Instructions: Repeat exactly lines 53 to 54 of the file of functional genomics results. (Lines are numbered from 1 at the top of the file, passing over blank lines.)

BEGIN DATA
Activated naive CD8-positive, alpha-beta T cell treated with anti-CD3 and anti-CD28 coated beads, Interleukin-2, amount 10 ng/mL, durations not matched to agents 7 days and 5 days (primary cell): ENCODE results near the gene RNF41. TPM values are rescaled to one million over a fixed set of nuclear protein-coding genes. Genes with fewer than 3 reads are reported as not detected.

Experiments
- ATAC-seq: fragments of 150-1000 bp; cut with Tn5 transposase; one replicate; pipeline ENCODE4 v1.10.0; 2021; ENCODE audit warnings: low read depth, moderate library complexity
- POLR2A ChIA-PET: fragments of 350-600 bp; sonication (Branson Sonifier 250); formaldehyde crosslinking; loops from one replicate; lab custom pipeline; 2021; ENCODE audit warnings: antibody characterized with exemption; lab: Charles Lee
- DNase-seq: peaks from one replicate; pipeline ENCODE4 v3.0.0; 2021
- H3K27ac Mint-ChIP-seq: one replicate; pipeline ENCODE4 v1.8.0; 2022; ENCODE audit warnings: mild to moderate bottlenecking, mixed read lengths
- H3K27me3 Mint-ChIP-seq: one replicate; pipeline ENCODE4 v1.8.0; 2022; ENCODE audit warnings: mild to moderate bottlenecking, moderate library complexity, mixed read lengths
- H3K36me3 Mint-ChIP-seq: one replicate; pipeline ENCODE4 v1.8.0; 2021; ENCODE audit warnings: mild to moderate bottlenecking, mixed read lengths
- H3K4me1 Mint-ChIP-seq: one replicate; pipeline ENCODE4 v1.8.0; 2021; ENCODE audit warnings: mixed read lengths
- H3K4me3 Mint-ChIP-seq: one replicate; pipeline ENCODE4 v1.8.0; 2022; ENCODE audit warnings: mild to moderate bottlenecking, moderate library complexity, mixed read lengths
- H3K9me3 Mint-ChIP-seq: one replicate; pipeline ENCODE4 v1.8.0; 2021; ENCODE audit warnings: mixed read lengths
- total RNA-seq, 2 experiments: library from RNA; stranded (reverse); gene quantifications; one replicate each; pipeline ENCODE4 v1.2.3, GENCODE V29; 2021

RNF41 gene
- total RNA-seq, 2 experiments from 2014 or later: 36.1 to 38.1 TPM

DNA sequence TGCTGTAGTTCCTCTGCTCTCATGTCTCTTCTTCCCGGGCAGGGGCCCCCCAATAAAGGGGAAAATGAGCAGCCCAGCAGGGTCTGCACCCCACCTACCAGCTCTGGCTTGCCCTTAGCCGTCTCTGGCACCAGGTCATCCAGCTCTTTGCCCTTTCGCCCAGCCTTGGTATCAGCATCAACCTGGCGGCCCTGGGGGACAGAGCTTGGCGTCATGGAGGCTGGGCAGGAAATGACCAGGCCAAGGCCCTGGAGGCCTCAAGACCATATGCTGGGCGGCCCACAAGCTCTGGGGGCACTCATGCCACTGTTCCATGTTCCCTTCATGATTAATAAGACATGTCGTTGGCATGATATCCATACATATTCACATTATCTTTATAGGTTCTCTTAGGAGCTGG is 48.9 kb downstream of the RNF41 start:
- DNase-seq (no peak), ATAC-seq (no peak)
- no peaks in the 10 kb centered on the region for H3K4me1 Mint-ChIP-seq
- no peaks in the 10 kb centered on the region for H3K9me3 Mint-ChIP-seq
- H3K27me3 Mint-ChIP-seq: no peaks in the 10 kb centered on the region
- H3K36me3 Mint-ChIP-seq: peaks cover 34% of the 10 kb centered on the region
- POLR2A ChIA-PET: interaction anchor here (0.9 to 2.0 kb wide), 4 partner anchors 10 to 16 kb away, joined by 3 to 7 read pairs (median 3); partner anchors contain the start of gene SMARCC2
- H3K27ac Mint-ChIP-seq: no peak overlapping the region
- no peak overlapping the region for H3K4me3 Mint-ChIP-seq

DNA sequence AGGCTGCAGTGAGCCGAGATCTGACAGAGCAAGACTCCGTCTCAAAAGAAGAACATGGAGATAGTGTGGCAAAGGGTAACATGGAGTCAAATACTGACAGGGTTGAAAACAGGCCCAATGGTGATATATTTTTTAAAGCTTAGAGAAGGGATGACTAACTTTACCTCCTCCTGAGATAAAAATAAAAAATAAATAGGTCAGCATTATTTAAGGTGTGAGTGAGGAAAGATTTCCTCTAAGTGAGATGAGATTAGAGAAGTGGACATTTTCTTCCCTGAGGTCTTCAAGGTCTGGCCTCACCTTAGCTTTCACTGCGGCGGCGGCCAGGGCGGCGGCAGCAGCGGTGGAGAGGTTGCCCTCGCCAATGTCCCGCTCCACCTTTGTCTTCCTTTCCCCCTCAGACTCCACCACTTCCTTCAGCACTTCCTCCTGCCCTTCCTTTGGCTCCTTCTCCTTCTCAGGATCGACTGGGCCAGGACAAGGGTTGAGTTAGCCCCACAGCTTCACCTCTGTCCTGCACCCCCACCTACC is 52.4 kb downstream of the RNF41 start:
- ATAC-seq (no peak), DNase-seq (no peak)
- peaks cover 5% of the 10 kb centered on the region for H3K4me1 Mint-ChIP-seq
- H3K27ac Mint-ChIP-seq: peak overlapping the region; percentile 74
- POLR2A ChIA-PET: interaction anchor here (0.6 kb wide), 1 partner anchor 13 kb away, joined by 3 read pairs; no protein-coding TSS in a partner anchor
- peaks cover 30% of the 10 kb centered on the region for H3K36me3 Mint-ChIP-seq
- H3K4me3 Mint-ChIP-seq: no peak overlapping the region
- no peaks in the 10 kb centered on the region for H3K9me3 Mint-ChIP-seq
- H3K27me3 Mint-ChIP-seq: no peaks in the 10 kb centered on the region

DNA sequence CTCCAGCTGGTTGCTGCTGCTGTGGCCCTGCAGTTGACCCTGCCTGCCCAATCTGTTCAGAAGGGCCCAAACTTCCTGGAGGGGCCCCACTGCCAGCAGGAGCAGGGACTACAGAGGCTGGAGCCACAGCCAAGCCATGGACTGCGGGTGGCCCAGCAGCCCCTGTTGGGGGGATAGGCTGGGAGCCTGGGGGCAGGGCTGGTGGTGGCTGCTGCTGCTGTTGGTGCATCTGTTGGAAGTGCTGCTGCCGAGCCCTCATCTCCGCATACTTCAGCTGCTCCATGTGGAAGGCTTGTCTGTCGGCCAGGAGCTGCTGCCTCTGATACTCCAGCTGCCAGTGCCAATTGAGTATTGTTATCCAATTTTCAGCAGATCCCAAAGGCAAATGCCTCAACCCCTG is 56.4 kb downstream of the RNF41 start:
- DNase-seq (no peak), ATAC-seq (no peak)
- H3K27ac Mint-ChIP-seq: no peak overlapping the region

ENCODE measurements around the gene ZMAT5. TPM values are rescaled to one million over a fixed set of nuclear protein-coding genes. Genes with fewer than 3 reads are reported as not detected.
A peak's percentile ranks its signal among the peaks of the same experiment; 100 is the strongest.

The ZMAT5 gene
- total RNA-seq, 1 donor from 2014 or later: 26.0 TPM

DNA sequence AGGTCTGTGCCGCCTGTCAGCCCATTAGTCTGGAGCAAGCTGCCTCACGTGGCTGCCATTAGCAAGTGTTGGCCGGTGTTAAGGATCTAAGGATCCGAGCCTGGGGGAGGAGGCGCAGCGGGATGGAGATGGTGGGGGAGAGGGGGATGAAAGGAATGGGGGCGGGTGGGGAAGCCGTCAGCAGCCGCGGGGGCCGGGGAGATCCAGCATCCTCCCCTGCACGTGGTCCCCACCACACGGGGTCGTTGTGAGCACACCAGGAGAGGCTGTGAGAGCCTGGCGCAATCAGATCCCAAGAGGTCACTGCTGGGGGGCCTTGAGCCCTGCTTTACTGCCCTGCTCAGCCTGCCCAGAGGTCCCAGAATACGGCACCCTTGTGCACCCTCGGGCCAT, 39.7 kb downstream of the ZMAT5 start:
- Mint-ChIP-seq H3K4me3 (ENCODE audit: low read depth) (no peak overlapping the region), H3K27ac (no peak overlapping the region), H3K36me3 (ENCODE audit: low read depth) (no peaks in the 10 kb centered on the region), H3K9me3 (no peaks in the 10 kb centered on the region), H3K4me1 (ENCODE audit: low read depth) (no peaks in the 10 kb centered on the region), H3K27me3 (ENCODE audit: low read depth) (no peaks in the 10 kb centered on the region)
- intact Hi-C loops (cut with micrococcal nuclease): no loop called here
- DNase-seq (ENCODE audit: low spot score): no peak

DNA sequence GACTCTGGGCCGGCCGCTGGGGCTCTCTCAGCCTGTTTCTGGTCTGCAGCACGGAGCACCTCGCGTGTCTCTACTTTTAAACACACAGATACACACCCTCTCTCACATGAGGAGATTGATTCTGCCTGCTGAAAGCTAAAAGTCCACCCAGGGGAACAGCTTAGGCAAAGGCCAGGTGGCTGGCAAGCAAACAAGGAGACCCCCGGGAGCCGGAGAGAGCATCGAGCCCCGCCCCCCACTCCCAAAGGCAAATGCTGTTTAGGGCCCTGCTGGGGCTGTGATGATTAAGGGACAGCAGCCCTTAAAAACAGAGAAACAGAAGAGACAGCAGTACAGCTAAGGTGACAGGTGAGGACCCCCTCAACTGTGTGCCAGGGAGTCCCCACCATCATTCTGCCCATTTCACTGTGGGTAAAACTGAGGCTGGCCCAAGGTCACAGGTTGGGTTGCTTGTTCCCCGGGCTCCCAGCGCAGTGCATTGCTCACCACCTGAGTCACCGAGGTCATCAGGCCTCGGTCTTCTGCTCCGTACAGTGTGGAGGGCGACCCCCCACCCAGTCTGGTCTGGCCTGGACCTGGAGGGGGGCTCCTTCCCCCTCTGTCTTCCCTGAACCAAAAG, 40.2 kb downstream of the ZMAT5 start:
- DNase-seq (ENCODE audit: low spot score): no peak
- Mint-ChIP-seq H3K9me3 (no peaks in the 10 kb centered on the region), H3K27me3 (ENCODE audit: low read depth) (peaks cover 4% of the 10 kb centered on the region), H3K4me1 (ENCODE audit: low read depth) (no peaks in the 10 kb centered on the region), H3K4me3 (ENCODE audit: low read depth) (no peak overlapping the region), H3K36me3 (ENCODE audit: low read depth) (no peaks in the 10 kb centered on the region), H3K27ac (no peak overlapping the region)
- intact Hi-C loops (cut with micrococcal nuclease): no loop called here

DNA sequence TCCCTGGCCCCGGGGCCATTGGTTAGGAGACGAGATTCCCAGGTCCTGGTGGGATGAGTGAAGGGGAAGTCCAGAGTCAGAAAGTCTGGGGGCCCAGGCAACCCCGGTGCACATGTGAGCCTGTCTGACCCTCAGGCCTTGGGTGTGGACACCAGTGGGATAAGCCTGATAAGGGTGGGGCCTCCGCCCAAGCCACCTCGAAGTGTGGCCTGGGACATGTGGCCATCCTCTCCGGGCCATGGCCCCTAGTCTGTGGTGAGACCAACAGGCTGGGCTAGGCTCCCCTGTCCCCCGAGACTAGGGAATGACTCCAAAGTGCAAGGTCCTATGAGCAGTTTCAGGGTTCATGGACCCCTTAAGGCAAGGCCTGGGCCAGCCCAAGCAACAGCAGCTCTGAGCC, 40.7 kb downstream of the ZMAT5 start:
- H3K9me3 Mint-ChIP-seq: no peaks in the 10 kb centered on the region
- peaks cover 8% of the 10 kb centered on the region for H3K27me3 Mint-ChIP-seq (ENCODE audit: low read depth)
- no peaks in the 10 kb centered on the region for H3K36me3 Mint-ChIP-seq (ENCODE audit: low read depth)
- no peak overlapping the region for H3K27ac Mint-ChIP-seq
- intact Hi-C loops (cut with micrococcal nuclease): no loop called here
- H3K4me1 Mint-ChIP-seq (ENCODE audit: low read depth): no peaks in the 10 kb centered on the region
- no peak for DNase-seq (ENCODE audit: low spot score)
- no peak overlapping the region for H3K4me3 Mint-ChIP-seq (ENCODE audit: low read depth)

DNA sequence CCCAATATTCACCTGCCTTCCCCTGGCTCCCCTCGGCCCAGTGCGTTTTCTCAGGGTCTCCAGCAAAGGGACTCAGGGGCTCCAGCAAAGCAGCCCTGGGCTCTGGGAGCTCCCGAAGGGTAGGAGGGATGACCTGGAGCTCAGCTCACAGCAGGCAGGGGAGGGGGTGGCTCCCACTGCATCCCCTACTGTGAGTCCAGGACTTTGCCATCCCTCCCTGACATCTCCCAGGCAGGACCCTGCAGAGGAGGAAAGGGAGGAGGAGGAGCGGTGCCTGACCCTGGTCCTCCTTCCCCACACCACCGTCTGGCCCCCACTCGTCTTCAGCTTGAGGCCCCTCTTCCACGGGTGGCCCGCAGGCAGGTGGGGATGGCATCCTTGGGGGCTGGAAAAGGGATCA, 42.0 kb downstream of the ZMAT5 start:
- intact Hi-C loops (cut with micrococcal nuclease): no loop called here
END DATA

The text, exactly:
- intact Hi-C loops (cut with micrococcal nuclease): no loop called here
- H3K4me1 Mint-ChIP-seq (ENCODE audit: low read depth): no peaks in the 10 kb centered on the region